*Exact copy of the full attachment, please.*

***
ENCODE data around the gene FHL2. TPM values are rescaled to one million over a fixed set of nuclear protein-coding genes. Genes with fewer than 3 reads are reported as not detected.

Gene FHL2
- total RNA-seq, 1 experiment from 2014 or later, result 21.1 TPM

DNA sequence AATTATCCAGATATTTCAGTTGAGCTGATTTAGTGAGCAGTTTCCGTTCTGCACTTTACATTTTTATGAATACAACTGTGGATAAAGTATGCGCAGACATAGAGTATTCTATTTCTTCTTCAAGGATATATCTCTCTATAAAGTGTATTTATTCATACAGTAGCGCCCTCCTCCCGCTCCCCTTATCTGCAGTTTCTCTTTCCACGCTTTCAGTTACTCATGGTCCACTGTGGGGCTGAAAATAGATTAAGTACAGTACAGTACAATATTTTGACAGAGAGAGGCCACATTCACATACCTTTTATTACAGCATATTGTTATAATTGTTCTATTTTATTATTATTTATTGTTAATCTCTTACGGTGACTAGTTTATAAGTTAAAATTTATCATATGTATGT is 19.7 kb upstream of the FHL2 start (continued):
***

ENCODE data around the gene FHL2. TPM values are rescaled to one million over a fixed set of nuclear protein-coding genes. Genes with fewer than 3 reads are reported as not detected.

Gene FHL2
- total RNA-seq, 1 experiment from 2014 or later, result 21.1 TPM

DNA sequence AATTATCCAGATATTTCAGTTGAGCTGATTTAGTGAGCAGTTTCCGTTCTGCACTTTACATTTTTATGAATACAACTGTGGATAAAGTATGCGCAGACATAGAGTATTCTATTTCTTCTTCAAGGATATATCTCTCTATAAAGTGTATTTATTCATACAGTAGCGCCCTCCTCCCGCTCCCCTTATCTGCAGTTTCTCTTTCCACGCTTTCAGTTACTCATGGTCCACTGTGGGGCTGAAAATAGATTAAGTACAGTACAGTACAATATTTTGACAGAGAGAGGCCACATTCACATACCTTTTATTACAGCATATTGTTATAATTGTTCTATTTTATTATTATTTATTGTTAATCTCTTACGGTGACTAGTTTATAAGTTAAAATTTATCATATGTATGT is 19.7 kb upstream of the FHL2 start (continued):